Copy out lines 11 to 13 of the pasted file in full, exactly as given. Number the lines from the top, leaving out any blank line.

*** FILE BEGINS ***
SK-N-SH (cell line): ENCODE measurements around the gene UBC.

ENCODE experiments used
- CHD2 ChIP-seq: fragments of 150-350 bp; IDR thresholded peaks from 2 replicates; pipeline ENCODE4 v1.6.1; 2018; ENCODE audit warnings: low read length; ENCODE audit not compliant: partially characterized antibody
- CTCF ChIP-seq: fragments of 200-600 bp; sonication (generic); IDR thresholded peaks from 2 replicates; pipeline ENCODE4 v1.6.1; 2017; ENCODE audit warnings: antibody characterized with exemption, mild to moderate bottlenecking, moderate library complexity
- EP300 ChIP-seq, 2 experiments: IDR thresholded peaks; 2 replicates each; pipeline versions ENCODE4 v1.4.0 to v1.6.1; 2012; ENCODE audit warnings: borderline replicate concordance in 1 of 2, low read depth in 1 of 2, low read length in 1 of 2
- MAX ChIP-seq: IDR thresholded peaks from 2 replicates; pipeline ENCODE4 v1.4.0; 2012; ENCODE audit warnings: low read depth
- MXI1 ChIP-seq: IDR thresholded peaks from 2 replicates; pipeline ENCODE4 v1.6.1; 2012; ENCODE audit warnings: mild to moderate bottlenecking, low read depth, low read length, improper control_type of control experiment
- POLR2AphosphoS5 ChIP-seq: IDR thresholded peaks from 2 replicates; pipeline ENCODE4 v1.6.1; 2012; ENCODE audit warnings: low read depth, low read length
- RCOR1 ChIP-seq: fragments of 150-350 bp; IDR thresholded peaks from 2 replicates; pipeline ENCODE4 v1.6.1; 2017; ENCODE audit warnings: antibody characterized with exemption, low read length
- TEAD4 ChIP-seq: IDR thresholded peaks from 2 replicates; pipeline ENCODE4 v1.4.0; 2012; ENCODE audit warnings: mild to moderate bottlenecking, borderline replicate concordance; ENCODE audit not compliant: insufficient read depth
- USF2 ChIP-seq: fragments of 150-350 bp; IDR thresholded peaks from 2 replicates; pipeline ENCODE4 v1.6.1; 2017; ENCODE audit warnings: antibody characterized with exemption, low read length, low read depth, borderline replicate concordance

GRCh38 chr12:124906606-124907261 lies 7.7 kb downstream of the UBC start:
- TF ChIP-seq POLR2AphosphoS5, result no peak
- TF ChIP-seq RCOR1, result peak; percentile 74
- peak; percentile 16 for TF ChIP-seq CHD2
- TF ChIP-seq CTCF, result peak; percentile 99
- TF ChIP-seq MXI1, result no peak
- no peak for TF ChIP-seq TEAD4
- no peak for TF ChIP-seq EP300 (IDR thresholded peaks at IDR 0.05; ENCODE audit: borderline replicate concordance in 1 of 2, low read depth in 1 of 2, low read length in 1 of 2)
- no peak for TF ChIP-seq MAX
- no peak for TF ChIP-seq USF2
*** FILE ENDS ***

- USF2 ChIP-seq: fragments of 150-350 bp; IDR thresholded peaks from 2 replicates; pipeline ENCODE4 v1.6.1; 2017; ENCODE audit warnings: antibody characterized with exemption, low read length, low read depth, borderline replicate concordance

GRCh38 chr12:124906606-124907261 lies 7.7 kb downstream of the UBC start:
- TF ChIP-seq POLR2AphosphoS5, result no peak